Food safety is always a matter of importance. However, it’s especially important for immunocompromised cancer patients to decrease their risk for infections.
Cancer and the treatment thereof can substantially weaken your immune system. One of the side effects of cancer treatments, such as chemotherapy, radiation and bone marrow cell transplants, is that it weakens your immune system by temporarily decreasing your white blood cells, which are responsible to fight off infections. Thus will increase the risk for infections and food-born illnesses, known as food poisoning. 1,2,3
SIX TIPS TO IMPROVE FOOD SAFETY
1. Food handling, cleaning and storage2,3,4,5,6
- Always wash your hands thoroughly for 20 seconds with soap before eating or preparing food. The Centers for Disease Control and Prevention recommends singing the Happy Birthday song from beginning to end twice.
- Use antibacterial products with bleach or ammonia to clean surfaces, before preparing food.
- Rinse fruits and vegetables under running water before using them.
- Clean the lids of canned goods before opening them.
- Refrigerate your food at or below 4°C, or freeze them below -18°C.
- Allow enough time to thaw meat, fish and poultry in the fridge, or place them in a microwave or in cold water. However, never leave them at room temperature.
- Don’t refreeze already defrosted foods.
- Eat leftovers within one day and refrigerate them within two hours and reheat them to at least 74°C before eating. Never keep leftovers for more than two days.
- Refrigerate or freeze fresh meat, poultry, egg, seafood within two hours of buying them to inhibit bacterial growth.
2. Avoid cross-contamination2,3,4,5
- Always try to separate raw meat from other foods. Use separate cutting boards for fresh produce and raw meat, poultry and seafood.
- Never put cooked food on a plate hat had raw meat, poultry, seafood or egg on it.
- Don’t reuse marinades that had raw meats, poultry or seafood in.
- Be careful to not reuse utensils and cutting boards when cutting raw meats or mixing raw eggs. Wash all dishes and countertops thoroughly after contact with raw meats, poultry and eggs.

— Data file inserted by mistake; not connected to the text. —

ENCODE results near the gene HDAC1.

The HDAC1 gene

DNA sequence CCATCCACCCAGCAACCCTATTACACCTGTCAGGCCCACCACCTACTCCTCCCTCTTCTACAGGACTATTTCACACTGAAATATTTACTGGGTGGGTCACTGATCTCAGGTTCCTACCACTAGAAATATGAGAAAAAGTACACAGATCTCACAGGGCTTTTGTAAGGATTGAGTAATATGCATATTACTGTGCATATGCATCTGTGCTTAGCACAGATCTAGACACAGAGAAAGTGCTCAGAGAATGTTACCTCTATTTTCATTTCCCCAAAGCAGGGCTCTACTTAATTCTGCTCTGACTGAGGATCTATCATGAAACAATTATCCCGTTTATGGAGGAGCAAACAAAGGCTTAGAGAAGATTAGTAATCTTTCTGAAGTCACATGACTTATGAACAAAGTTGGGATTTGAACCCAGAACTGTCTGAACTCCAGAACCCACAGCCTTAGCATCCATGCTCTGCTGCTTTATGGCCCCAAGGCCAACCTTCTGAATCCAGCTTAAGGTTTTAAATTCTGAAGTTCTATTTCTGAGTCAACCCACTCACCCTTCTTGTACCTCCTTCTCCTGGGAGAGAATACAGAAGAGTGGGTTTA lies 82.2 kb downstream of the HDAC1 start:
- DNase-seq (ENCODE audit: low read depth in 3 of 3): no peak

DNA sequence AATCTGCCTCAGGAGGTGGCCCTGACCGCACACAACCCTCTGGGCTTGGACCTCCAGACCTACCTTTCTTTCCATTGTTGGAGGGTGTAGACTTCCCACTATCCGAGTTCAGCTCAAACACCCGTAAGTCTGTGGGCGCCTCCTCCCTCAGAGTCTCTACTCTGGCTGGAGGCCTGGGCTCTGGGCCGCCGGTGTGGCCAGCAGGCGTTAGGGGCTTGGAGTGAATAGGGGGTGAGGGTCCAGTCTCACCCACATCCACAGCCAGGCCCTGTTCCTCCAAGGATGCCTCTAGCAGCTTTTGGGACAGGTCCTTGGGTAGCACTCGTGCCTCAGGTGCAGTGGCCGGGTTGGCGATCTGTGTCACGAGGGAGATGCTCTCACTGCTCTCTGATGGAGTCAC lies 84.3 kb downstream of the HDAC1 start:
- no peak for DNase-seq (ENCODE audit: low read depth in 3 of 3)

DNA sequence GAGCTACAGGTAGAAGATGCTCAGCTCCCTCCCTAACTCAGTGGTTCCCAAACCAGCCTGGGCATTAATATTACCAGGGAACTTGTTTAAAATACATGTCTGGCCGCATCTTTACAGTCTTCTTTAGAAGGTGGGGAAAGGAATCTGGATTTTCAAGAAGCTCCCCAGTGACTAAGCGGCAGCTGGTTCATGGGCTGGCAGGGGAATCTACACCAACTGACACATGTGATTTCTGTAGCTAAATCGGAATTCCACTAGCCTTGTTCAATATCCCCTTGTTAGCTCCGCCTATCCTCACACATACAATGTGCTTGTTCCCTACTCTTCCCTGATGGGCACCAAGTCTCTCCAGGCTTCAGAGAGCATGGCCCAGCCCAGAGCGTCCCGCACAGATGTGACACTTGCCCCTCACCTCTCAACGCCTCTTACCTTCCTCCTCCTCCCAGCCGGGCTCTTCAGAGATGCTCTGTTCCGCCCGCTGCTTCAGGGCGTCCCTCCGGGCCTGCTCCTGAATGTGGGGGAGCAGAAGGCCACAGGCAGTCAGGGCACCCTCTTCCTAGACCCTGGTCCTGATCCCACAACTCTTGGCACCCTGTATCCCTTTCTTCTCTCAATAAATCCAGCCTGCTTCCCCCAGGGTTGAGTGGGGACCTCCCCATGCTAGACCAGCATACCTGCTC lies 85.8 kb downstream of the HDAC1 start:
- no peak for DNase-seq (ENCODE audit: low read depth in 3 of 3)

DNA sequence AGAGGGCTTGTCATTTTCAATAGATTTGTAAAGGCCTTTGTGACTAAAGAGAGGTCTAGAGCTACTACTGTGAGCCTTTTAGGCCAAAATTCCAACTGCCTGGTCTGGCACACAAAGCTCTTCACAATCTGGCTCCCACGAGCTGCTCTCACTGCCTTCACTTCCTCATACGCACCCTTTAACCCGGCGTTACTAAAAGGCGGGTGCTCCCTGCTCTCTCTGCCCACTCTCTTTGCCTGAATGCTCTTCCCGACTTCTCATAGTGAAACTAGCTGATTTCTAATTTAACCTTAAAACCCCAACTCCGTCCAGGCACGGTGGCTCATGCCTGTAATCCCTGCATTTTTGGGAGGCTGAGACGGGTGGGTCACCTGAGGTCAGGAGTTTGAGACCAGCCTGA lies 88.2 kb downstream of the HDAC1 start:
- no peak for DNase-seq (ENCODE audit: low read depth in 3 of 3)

3. Food should be well-cooked2,3,4,5
- The diet must primarily consist of cooked meat and vegetables. Meat, poultry, seafood and egg products must be heated to safe minimum internal temperature to kill harmful bacteria. See Table 1.
- Egg should be cooked until the yolk and white are firm.
- Bring sauces, soups or gravy to boiling point when reheating.
Table 1: Minimum internal temperatures5
|Beef, pork, veal, and lamb (steaks, roasts, and chops)
|Beef, pork, veal, and lamb (ground)
|Poultry (including chicken, turkey, and duck)
|Egg dishes and sauces
|Fish and shellfish
|Leftovers and casseroles
4. Grocery shopping tips2,3,4,5
- Buy unblemished fruits and vegetables.
- Don’t buy cracked eggs.
- Avoid buying products that are out of their sell-by or use-buy dates.
- Don’t buy swollen, rusted or dented cans.
5. Dining out precautions2,3,4,5
- Be careful when eating out, to not buy food that was left outside and not kept at the appropriate temperatures.
- Be aware that takeaways can be a health risk because the temperature was not optimal during transit.
- Only order cooked meals and avoid foods with raw, unpasteurised eggs (Caesar salad dressing, fresh mayonnaise or Hollandaise sauce, mousse or lemon meringue).
- Cooked or canned fruits can also be eaten.
- Avoid buffets, salad bars and deli counters.
- Try not to use condiments which are touched by many users.
6. Foods to avoid2,3,4,5
- Avoid food products that may contain unsafe levels of bacteria, such as raw meats, spoiled or mouldy foods, as well as unpasteurised beverages.
- Soft mould-ripened and blue-veined cheeses such as Brie, Camembert, Roquefort, Stilton, Gorgonzola and Bleu should also be avoided.
- Buy vacuum-packed meats instead of freshly sliced meats.
- Drink pasteurised milk and eat pasteurised yoghurt, cheese and other dairy products.
- Don’t use raw or unheated honey and sprouts.
- Avoid eating sushi.
- Drink tested or bottled water, or cook and cool water before drinking.
- Food and Drug Administration (FDA). Food Safety for Older Adults and People with Cancer, Diabetes, HIV/AIDS, Organ Transplants, and Autoimmune Diseases.
- American Cancer Society. Food Safety During Cancer Treatment.
- American Society of Clinical Oncology (ASCO). Food Safety During and After Cancer Treatment.
- FDA. Are You Storing Food Safely? https://www.fda.gov/consumers/consumer-updates/are-you-storing-food-safely
- Memorial Sloan Kettering Cancer Centre: Food Safety During Cancer Treatment
- Centers for Disease Control and Prevention. CDC. When and How to Wash Your Hands.
MEET THE EXPERT – Annica Rust
Annica Rust is a registered dietitian practicing at the Breast Care Unit in Netcare Milpark Hospital as well as in Bryanston. She assists with medical nutritional therapy for cancer prevention, treatment, survivorship and palliation. She gives individualised nutritional care to prevent or reverse nutrient deficiencies, nutrition-related side effects and malnutrition to maximise quality of life.
Header image by Adocbe Stock